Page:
We’re reviewing how we purchase larger items of machinery such as tractors and sprayers. Our model for replacing tractors has been more or less unchanged for the past 35 years.
We purchased our first Fendt in 1982 and took delivery of our 36th Fendt in February this year. When we took delivery of our 308 back in 1982 there were less than 100 sold per year in the UK and to see one working out in the fields was a bit of a rarity.
In 2016 over 800 new Fendts were sold to UK farmers, which in a contracted market place since 1982 represents quite a significant market share.
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The tractors have given us great service over the years and some of the 300 and 500 series tractors amassed over 10,000 hours each.
The advantages of sticking with the brand were having a premium product, which proved reliable and had a good resale value.
Today we are finding that, although the tractors remain a premium product, for several reasons their resale value is not what it was, perhaps in part due to the numbers out there now.
The other issue we are finding with the greater reliance on electronics is that reliability has fallen. A simple electronic fault can bring things to a grinding halt and then downtime while you wait for a technician to come out with his laptop to get you going again.
Getting a call from your tractor driver to say that his tractor has locked out in neutral while driving down the high street in the local town can be rather stressful, to say the least.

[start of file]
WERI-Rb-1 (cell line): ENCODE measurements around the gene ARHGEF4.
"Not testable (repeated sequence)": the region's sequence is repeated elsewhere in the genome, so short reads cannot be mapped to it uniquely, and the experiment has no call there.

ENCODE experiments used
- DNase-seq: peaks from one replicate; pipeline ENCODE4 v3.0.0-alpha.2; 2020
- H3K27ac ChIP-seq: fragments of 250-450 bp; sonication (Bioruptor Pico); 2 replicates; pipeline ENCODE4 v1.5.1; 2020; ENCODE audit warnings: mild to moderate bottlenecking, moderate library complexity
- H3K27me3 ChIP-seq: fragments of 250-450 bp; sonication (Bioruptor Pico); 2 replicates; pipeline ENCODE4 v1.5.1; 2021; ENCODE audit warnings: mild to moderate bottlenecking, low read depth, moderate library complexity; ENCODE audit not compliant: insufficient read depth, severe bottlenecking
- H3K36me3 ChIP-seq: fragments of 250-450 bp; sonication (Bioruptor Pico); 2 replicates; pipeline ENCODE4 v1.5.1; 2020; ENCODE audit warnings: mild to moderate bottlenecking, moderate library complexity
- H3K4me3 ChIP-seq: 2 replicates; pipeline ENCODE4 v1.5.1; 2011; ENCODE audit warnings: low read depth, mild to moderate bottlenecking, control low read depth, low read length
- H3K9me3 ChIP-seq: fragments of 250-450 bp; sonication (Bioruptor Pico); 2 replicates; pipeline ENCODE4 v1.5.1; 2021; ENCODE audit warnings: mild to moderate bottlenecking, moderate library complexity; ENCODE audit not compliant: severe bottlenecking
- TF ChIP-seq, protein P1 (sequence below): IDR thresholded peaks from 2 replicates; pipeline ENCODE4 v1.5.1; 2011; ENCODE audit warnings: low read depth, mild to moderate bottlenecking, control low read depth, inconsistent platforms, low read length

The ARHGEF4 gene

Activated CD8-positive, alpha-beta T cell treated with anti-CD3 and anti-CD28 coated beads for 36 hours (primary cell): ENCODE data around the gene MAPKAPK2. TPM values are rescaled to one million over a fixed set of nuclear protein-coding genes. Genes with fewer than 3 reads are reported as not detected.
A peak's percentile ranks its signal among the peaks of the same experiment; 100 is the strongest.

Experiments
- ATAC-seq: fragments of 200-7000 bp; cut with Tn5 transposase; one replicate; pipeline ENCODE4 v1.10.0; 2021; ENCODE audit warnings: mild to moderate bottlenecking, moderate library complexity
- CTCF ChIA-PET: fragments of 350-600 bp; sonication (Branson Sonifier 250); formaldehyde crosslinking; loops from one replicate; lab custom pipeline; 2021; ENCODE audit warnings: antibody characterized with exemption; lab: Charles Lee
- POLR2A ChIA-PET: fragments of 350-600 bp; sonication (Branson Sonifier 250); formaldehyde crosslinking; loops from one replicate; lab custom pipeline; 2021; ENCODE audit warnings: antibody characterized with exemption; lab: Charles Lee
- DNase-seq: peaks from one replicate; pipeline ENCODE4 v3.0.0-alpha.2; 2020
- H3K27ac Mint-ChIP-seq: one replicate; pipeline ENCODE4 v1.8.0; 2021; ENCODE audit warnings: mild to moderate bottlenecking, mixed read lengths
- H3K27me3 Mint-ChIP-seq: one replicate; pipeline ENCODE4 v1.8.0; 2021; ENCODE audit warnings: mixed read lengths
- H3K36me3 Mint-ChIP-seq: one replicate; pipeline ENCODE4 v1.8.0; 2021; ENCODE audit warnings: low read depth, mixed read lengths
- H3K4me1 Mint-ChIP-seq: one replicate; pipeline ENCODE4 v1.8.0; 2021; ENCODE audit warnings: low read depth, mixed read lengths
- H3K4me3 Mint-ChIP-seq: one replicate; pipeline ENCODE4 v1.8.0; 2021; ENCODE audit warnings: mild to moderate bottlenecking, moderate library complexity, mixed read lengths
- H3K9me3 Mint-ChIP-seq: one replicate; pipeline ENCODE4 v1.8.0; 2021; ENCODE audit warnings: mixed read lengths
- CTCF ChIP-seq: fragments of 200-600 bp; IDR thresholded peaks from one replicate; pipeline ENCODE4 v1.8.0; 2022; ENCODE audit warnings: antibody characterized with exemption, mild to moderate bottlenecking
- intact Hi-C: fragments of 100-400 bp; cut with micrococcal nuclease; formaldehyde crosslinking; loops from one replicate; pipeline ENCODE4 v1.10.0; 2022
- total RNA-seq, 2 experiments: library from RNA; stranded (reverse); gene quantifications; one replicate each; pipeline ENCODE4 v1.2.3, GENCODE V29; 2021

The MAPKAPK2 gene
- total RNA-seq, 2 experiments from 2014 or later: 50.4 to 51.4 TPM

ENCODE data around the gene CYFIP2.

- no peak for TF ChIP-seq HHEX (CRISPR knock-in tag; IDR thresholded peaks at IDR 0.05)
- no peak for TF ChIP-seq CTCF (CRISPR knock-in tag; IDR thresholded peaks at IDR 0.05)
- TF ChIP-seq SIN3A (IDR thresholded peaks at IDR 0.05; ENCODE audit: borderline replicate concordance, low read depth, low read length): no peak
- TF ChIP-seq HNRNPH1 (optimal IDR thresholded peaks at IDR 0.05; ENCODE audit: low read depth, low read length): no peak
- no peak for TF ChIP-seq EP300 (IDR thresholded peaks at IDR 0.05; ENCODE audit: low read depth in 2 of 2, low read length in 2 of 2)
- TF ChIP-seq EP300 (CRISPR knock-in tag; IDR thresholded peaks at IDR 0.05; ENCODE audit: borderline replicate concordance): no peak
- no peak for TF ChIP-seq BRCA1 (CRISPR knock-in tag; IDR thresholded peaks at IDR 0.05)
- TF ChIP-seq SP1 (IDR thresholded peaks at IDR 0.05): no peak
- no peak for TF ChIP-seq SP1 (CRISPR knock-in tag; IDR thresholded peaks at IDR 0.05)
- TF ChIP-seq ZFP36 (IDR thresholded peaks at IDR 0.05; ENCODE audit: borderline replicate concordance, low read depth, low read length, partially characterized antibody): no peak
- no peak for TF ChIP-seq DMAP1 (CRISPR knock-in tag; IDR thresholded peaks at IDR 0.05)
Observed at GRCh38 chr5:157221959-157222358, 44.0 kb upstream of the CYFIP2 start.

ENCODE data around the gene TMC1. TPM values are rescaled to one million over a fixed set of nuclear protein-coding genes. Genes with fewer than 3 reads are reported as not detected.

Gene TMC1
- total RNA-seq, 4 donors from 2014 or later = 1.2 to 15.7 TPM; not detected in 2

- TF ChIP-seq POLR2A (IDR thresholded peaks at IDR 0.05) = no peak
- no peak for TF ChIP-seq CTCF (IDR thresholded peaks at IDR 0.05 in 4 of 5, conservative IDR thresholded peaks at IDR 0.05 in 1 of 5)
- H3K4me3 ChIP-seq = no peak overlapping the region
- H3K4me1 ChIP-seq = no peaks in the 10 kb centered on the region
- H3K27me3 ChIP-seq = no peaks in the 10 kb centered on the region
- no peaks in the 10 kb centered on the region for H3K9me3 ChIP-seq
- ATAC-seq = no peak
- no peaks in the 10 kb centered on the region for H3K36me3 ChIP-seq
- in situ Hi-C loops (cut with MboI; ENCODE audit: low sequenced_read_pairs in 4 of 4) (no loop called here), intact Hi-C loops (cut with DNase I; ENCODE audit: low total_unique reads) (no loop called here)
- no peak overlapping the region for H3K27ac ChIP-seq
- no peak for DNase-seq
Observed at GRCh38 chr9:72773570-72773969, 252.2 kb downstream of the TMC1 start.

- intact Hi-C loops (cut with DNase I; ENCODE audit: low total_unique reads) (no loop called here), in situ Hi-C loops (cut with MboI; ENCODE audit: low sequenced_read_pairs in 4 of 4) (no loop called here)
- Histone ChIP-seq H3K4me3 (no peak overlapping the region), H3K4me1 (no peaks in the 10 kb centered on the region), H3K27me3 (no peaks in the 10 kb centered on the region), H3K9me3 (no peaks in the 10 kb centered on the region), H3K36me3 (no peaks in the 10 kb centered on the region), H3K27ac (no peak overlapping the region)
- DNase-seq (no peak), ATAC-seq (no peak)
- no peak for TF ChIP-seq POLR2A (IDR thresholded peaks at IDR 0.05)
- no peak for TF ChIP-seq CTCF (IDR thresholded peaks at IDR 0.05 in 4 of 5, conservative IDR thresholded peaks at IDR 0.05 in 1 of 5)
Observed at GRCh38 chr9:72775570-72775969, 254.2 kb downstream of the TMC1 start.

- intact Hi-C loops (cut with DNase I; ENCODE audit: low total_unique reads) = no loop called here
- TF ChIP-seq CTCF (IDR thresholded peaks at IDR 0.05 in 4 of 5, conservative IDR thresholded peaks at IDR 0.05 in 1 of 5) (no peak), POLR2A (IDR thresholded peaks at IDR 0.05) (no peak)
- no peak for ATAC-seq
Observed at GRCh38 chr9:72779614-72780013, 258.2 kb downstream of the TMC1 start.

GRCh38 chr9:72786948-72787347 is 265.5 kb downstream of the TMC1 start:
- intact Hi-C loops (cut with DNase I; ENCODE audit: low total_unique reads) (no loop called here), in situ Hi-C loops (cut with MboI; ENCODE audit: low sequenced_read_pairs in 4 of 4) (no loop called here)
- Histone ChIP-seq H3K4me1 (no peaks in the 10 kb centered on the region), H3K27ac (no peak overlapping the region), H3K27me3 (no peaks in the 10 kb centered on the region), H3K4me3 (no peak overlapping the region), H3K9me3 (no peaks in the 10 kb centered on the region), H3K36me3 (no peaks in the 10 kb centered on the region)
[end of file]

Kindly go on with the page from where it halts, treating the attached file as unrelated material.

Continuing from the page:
For these reasons we are now reticent to take the tractors beyond 4,000 hours. While we have confidence with the mechanical aspects of going to greater hours, we don’t have confidence with the electronics, which cause expense, downtime and a lot of frustration.
We are pondering our next choice of sprayer and at present are leaning towards going to contract hire. This would enable us to have a cap on our expenses and to know what we can budget for each year.
Our 5,000 litre 24 metre sprayer, which we purchased just over four years ago now, has a residual value of about 35% of what we paid for it and has cost £8,500 in repairs in the last year to keep it going, let alone the frustrations of downtime.
The benchmark for my issues with sprayer and tractor replacement has been on the Nottinghamshire farm, where we run a Fendt 512 with a 24 metre Landquip mounted, both in their 19th season.
They might be old technology, but they just keep rolling on.
Robert Law farms 1,700ha on the Hertfordshire, Cambridgeshire and Essex borders growing cereals, mustard, a range of forage crops for seed, sugar beet, up to 200ha of catchcrop stubble turnips and 300ha of grass supporting a flock of 2,500 ewes. All land farmed is in environmental stewardship schemes. He also manages 500ha of sandland in Nottinghamshire.